A BEAUTIFUL DAY IN THE NEIGHBOURHOOD

Cert PG Stars 4

Tom Hanks is at his most disarming and subtle as a real life US TV icon in this soulful, therapeutic and irresistible family drama.

We’re not familiar with the saintly Fred Rogers over here, but for over four decades he hosted a PlayAway style kids show, and the film suggests he was so popular and beloved he was capable of inspiring an impromptu singalong on the subway simply by sitting there.

However Matthew Rhys’s cynical investigative journalist is hoping to uncover some dirt underneath Roger’s spotless halo.

This seems a reasonable proposition as the cardigan wearing Rodgers seems remarkably old fashioned even in 1998 when the film is set, particularly as TV stars of my 1970s childhood have been revealed to be far from wholesome.

Rhys is full of barely suppressed anger, even more so when he finds himself on the end of a gentle inquisition from Rogers regarding his own estranged relationship with his father and the difficulties of bonding with his new born son.

And you have to feel sorry for the actor as the superb Hanks quietly steals the film from him, earning himself a Best supporting actor nod with his 6th Oscar nomination.

An avuncular, polite, generous and humble dispenser of wisdom, Rodgers often feels a distant relative of Hanks’ 1995 Oscar winning role as Forrest Gump.

And intent on bringing out the best in everyone he meets, he’s essentially an American Paddington Bear, but without the marmalade sandwiches.

Directed by with a firm, sensitive and accomplished hand by Marielle Heller, she drives the film from the backseat and allows the actors to hold our attention.

Though far less needy and attention grabbing her staging and camerawork are in their own way as impressive as that in First World War film, 1917, and she deploys the power of silence with a nuclear emotional efficiency.

Plus the TV theme tune is impossibly catchy, and you’ll be humming it on the way out through your tears.

QUEEN & SLIM

Cert 15 Stars 4

Fear and harassment on an online date leads to violence and a desperate bid for freedom in this confident, muscular, accomplished and heartbreaking US crime drama which always feels authentic and never exploitative.

When a white policeman is shot after he’s pulled them over, black citizens Jodie Turner-Smith and Daniel Kaluuya try to escape to communist Cuba, a destination full of implicit criticism of US capitalism and its historical relationship with slave labour.

By turns thrilling, funny and moving, their journey progresses from being a road trip expose of US racial divisions to a lyrical love story, with a script which digs into ideas of social mobility, role models and solidarity.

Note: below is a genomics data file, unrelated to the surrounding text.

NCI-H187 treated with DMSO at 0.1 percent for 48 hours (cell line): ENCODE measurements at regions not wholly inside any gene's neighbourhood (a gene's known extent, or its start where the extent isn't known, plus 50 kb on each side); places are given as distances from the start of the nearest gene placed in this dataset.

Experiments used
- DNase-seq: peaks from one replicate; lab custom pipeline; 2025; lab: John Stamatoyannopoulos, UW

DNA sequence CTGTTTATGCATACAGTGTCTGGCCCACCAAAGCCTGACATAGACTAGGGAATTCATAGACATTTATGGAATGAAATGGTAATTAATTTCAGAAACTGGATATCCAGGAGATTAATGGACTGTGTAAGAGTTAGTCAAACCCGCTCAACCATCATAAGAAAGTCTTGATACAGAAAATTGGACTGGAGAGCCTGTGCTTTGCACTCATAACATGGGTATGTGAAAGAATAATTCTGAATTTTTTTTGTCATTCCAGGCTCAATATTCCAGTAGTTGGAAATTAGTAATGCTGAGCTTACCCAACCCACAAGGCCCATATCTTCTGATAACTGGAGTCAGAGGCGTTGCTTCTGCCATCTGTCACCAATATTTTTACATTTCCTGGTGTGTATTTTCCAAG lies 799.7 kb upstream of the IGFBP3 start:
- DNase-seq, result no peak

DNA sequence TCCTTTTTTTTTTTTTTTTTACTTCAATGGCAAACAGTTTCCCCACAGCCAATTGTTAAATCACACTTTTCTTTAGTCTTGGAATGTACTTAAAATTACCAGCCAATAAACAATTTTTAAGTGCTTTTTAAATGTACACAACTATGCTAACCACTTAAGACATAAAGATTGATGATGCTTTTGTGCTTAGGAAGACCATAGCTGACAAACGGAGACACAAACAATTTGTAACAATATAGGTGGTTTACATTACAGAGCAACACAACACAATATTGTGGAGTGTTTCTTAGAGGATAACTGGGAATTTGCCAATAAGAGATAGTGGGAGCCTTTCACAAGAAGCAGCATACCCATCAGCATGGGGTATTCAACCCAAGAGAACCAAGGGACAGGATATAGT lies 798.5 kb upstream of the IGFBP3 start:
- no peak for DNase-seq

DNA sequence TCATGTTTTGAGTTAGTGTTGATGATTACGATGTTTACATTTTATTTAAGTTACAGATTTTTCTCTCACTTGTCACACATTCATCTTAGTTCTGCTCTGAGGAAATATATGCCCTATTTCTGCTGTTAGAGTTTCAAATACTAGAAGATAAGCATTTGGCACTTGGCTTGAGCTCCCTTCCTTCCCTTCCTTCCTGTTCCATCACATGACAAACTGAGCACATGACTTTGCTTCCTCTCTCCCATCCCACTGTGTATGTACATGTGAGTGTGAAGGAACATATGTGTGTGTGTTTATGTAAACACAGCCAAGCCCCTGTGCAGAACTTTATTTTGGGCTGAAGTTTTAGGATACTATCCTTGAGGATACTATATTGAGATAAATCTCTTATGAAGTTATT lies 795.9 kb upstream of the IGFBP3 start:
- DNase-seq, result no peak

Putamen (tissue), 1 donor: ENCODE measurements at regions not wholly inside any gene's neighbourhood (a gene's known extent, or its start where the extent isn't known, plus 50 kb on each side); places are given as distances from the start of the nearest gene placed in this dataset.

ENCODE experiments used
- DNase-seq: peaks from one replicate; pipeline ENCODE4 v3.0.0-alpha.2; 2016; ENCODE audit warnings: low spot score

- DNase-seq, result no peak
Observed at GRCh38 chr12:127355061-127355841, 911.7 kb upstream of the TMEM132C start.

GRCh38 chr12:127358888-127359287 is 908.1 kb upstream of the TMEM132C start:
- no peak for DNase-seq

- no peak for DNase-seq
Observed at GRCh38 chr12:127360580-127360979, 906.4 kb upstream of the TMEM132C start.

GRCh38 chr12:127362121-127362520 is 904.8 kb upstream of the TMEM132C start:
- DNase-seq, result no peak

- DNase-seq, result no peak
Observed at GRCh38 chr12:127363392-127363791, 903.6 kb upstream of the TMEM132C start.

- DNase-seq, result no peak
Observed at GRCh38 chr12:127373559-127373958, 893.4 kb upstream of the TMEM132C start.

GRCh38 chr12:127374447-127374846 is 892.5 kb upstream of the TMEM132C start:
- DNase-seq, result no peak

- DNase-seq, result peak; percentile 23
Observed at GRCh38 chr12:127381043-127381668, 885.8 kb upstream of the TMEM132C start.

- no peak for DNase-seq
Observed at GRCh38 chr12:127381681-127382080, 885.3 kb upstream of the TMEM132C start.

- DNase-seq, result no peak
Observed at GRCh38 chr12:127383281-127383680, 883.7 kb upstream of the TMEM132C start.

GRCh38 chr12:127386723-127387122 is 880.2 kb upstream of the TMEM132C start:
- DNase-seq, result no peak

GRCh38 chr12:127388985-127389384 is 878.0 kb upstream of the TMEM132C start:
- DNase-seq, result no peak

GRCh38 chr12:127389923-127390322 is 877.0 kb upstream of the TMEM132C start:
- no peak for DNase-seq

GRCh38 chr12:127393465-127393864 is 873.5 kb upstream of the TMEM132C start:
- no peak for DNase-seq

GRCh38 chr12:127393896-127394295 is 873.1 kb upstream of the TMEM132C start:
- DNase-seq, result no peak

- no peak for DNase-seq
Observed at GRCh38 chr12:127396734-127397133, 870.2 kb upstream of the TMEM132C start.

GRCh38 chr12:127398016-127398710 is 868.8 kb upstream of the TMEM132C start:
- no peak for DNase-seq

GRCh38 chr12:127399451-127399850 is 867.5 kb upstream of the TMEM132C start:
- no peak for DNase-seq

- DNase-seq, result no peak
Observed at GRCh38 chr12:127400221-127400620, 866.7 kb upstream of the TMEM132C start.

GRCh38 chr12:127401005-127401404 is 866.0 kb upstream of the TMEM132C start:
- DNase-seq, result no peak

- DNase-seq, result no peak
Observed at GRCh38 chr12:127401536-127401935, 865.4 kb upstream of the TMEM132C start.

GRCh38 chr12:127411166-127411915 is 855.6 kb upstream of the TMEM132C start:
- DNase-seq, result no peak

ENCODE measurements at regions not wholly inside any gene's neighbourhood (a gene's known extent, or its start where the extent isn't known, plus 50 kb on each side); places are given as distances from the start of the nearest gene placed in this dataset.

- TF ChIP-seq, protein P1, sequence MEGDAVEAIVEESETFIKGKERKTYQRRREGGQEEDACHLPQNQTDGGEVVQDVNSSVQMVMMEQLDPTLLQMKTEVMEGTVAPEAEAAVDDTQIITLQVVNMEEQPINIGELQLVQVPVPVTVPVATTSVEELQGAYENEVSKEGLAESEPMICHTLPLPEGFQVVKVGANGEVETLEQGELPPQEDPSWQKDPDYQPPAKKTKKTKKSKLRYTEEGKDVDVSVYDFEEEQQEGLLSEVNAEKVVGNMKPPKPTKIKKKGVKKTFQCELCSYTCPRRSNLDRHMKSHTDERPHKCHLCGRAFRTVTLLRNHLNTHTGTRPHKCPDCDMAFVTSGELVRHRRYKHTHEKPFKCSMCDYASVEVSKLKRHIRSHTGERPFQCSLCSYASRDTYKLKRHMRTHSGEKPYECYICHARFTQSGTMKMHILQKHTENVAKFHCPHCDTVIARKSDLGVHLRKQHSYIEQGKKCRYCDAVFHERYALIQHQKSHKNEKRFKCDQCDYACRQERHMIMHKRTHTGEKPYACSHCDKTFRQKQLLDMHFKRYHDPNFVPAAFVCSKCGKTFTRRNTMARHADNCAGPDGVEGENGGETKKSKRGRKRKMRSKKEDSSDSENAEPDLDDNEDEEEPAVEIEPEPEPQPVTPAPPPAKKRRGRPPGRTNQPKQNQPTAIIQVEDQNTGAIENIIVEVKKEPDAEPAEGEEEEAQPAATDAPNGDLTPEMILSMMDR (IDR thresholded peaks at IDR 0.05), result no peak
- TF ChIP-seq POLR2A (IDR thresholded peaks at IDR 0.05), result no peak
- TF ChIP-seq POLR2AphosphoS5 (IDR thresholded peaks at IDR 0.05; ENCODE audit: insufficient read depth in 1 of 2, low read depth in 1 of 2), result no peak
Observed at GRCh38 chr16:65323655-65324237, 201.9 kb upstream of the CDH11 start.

However TV reports and social media bestows an unwelcome air of celebrity on the outlaw pair, feeding negative stereotypes and helping perpetuate a cycle of oppression.

As a modern day Bonnie and Clyde, Turner-Smith and Kaluuya make a combative and sexy pair, and shockingly overlooked by the major awards the British acting duo could at least have expected some recognition from the BAFTAs.

RICHARD JEWELL

Cert 15 Stars 4

Approaching his fiftieth year as a film director, Clint Eastwood’s latest real life drama uses a tale of heroism to train his sights on two of his favourite targets, the US government and the media.

As represented here by Jon Hamm’s FBI agent and Olivia Wilde’s ambitious journalist, they’re considered as being so much in bed together, they actually go to bed together, and are portrayed as the real enemy of gun-loving white folk.

Paul Walter Hauser brings quiet dignity and sympathy to the title role, an under-educated, over-weight former cop turned security guard who saves lives during the bomb attack at the 1996 Olympic Games in Atlanta.

However he finds himself accused of terrorism in the court of public opinion, with only Best Supporting actress Oscar nominee Kathy Bates as his mother, Sam Rockwell’s down-at-heel lawyer, and the US Constitution, at his side.

The latter part of Eastwood’s career has focused exclusively on celebrating ordinary blue collar people in extraordinary circumstances, and Richard Jewell is typically accessible, crowd pleasing and polished.

NO FATHERS IN KASHMIR

Cert 15 Stars 3

There are few more promising dramatic scenarios than teenage romance in a war torn country, but this modern day coming-of-age tale is more concerned with raising awareness for its tragic real life background than delivering gripping spectacle.

Noor is a British teen visiting her grandparents who live in Kashmir, the poverty stricken border country which has been the centre of a war between India and Pakistani since 1947.

Zara Webb’s smartphone wielding attitude is wholly convincing, but she occasionally struggles to carry the emotional weight asked of her.

Through her relationship with a scooter-riding local charmer played by Shivam Raina, the script explores the tragedy of the thousands of ‘disappeared’ men who have been taken by the army, leaving the village women not knowing if they are wives or widows.